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Local races outshine national ones

Date: 8/13/2015

I don’t know about you, but I’m paying very little attention to the presidential race, such as it is.

Is that heresy for a political junkie such as myself to admit? Perhaps. My concern is the posturing and the sound-biting going on right now is taking away political attention from local races.

You know the crowd of GOP candidates is going to change pretty radically as we get closer to the New Hampshire primary and the Iowa caucuses next year. February will be the big month with the Iowa caucus on Feb.1, followed by primaries in New Hampshire on Feb. 9 and South Carolina in Feb. 20.

And after Feb. 20, the scene will be radically different, as the fatally wounded will give up their campaigns, slink back to their homes and wonder why they ever decided to run.

Right now, it’s all political theater and one that is dominated on the Republican side by American Overlord Donald Trump, who is simply building his brand rather than running for office. I’m sure Trump just views this as his newest reality show.

It’s a “great” story, though, and the press is eating it up, as it’s easy. Trump says something outrageous and they print it – quick and economical. It’s poor journalism, though.

There really is a great – no qualifying quotation marks – story with the Democrats and that’s Sen. Bernie Sanders and his surprise candidacy. It’s too bad not many national news outlets seem to be paying too much attention. If Sanders can win one of the early primaries, we’ll have a real race. Otherwise it will be the Hilary Clinton show for most of 2016, something I’m dreading.

Right now, though, I’m far more interested in local politics. We have quite a field running for mayor in Springfield, three people seeking the executive office in Holyoke, three people in West Springfield, two in Westfield and two in Chicopee.

The West Springfield and Westfield races should be of great interest as those incumbent mayors have decided not to run and the seats are open. The Holyoke race pits two-term Mayor Alex Morse against two opponents.

The challenge for the Springfield candidates challenging Mayor Domenic Sarno is finding chinks in Sarno’s impressive political armor. Sarno can point to the Chinese rail car company coming to the city as well as the jobs promised by MGM – two impressive economic development issues. He can also speak about the fact Union Station is finally seeing its revival under his watch.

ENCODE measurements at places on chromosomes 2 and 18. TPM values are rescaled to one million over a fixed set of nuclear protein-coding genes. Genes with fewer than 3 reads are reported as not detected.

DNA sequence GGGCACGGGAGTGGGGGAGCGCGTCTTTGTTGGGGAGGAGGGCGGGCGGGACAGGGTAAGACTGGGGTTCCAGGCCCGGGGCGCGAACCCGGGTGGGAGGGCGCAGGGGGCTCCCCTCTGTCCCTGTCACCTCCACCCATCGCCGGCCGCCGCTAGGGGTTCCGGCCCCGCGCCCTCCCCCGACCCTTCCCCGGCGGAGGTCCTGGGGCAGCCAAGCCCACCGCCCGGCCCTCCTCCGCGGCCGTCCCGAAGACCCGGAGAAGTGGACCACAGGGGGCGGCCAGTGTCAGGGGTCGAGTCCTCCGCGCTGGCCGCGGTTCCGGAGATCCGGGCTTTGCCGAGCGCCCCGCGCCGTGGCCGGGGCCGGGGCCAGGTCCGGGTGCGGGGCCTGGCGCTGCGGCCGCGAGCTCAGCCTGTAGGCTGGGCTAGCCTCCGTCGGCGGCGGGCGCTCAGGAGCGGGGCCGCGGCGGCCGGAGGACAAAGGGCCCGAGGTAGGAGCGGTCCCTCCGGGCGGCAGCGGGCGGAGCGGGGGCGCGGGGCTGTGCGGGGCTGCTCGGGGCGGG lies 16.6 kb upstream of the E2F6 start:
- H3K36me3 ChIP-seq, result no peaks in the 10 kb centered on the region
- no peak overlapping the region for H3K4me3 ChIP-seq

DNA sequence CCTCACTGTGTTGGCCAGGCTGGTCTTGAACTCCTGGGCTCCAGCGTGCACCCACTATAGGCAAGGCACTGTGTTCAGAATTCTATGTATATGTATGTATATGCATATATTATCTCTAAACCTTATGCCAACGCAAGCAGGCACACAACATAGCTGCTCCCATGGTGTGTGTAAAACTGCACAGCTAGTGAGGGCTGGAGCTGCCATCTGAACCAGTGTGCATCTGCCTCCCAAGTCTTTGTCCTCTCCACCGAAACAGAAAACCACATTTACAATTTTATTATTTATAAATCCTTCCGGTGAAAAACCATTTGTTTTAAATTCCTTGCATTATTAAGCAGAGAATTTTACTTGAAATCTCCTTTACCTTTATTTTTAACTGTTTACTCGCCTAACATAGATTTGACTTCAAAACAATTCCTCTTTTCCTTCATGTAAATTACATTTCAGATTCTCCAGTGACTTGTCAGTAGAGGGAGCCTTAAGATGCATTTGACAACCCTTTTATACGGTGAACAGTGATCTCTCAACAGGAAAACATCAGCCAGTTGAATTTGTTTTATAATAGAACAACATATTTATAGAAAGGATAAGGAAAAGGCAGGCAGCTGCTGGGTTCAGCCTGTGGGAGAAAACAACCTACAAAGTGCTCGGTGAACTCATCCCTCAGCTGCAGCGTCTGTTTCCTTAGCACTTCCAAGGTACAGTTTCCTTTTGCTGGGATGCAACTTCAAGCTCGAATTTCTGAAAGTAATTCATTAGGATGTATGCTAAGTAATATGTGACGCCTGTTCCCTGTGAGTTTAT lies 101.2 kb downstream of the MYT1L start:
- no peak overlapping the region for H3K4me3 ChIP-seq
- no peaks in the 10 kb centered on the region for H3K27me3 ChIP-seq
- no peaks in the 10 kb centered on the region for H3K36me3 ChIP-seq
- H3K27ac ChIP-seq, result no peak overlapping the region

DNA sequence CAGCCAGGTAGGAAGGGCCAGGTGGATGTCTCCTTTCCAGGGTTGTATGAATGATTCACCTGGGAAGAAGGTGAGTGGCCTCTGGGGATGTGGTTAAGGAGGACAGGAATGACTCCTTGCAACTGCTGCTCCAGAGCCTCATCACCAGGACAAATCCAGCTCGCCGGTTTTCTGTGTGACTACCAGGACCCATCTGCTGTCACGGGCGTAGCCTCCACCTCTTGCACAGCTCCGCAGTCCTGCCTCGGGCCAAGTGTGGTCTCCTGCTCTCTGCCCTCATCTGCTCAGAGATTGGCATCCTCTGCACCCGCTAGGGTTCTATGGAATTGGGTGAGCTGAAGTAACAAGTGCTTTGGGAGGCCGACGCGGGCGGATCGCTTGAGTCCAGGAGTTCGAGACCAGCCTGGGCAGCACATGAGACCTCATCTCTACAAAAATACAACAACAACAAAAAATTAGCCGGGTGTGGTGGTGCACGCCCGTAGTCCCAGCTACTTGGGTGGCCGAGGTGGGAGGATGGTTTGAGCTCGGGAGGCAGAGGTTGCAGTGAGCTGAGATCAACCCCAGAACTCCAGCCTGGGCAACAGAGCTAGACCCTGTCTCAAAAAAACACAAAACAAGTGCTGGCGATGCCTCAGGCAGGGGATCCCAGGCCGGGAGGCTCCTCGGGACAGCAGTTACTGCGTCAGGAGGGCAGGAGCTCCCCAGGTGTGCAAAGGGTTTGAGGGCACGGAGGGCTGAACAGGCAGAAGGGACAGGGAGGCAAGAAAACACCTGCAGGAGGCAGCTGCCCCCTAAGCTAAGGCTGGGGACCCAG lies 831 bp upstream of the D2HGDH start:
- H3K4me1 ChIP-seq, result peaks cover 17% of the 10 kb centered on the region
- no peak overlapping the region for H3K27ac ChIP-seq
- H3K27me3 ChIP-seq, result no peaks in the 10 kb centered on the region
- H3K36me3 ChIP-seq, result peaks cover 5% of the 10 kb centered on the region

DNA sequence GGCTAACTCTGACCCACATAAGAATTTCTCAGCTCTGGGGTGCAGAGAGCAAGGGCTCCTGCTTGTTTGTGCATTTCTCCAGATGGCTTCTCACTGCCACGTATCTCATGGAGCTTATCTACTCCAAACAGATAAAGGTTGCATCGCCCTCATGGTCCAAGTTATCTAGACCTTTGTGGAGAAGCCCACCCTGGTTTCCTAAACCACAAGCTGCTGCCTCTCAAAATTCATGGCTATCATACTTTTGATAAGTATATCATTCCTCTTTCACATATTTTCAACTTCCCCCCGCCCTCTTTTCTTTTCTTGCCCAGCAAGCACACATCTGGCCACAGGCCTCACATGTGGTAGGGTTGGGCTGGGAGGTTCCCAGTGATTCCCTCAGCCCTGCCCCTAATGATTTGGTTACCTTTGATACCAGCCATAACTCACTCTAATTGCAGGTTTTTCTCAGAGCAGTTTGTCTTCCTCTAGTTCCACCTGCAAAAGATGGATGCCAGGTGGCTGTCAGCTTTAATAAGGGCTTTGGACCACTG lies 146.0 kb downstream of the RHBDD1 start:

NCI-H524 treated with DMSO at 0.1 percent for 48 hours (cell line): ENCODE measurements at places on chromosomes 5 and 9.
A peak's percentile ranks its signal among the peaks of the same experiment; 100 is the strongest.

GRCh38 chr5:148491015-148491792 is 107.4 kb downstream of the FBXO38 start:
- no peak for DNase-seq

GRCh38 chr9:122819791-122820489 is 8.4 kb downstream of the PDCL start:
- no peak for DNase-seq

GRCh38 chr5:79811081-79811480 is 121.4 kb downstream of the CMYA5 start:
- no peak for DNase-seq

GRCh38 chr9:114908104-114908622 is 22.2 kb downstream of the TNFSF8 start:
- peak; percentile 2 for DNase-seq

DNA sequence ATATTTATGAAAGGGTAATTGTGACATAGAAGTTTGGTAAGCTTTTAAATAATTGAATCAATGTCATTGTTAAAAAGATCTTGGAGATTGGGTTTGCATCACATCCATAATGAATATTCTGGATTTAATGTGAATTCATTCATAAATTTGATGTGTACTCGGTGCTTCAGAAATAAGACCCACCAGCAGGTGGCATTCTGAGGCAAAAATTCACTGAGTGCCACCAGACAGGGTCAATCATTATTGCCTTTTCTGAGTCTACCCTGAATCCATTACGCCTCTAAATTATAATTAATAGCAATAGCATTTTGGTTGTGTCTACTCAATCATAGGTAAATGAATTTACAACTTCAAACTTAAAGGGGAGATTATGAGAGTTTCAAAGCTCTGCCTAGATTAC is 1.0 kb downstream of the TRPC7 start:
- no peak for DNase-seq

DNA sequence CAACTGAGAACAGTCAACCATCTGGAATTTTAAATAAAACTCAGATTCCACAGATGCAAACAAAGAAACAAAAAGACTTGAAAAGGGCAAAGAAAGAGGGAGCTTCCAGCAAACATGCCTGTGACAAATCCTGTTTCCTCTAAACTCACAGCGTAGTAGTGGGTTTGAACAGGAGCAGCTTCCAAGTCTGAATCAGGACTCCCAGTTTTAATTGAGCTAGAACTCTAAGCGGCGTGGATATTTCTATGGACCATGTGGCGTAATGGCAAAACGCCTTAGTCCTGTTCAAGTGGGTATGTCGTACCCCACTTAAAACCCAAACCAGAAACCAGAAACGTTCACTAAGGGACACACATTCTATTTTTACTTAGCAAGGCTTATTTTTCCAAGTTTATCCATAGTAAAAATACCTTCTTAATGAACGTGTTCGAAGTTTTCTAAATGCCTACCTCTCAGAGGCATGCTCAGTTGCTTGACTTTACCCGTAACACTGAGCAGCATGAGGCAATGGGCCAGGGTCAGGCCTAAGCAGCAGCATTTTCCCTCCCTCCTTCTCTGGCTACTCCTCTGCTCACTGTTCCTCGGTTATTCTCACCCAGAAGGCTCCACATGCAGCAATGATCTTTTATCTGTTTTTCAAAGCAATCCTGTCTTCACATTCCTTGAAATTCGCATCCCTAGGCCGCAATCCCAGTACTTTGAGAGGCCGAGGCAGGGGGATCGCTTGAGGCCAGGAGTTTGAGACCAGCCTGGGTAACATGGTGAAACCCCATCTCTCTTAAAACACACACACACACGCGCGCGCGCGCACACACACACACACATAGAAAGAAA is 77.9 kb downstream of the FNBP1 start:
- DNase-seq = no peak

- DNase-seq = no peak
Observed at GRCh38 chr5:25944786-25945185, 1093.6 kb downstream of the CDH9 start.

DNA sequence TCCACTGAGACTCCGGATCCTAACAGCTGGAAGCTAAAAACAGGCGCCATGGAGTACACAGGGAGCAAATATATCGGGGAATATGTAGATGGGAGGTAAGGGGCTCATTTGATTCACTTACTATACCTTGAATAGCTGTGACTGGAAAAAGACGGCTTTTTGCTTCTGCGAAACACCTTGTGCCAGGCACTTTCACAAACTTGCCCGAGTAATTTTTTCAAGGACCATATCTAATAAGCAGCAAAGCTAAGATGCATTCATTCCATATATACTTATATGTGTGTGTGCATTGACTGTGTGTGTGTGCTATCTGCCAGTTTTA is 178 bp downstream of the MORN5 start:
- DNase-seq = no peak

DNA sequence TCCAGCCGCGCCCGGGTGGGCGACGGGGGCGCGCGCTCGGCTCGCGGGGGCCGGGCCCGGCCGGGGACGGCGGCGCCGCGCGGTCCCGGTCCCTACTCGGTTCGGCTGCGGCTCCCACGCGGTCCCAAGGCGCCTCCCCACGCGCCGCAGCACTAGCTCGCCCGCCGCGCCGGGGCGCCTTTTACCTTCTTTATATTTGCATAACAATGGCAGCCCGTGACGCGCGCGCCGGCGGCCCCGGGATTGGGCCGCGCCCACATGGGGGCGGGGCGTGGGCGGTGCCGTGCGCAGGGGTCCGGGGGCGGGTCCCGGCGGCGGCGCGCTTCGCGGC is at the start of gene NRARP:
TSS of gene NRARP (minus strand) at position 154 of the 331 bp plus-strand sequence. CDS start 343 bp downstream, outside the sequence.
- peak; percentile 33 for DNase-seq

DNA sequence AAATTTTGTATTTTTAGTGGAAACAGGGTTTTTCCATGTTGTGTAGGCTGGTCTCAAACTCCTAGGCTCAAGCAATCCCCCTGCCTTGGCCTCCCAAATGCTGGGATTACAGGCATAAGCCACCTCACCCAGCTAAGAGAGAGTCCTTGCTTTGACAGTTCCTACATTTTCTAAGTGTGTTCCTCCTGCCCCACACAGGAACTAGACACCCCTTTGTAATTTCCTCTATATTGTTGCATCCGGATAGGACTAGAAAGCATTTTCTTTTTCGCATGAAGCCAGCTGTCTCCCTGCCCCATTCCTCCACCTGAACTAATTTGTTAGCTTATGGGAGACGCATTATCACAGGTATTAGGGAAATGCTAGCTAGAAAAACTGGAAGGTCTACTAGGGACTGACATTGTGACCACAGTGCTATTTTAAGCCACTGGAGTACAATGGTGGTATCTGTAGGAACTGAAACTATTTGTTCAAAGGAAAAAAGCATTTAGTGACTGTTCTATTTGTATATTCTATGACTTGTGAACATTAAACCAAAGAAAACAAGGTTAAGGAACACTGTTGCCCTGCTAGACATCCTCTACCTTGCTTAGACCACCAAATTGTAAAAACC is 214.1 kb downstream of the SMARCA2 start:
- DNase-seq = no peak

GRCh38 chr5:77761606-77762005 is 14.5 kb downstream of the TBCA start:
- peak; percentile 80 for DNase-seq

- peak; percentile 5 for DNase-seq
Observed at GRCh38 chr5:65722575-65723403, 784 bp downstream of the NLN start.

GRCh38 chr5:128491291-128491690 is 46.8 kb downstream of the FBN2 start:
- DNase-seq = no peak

Speaking about schools and crime isn’t going to be enough. There have been strides forward in the city’s schools, thanks to efforts made by the School Superintendent Daniel Warwick and the School Committee as well as the hardworking teachers and administrators.

Seeing what fuels much of the crime in the city – gangs and drugs – the real issue is how to change society to eliminate some of the root causes rather than what can the police do on their own.

I hope to see more thoughts about these issues in the mayor’s race.

In West Springfield Greg Neffinger is asking for a second chance as mayor and it will be interesting to see if voters are willing to do that.

And in Chicopee, we have a rematch of incumbent Mayor Richard Kos with former Mayor Michael Bissonnette. This is going to be the race to watch. I can’t think of the last time we had this kind of political contest.

As I’ve written before, politics is a blood sport in Chicopee and there is already evidence this is going to be a rough and tumble political season to say the least.

If following politics is an interest of yours, forget about the presidential race for now and think about what’s happening locally.

Great news

I’m not Catholic, but my wife and I have been privileged to call two members of the Sisters of Saint Joseph friends.

They always showed great and sincere faith while firmly grounded in the secular world.

The announcement from the Diocese of Springfield that it would help the order in a time of real need is welcomed news. The nuns have contributed so much to the quality of life in Western Massachusetts and the donation of $1 million is an acknowledgment of their commitment to making this region a better place to live.

Agree? Disagree? Drop me a line at or at 280 N. Main St., East Longmeadow, MA 01028. As always, this column represents the opinion of its author and not the publishers or advertisers of this newspaper.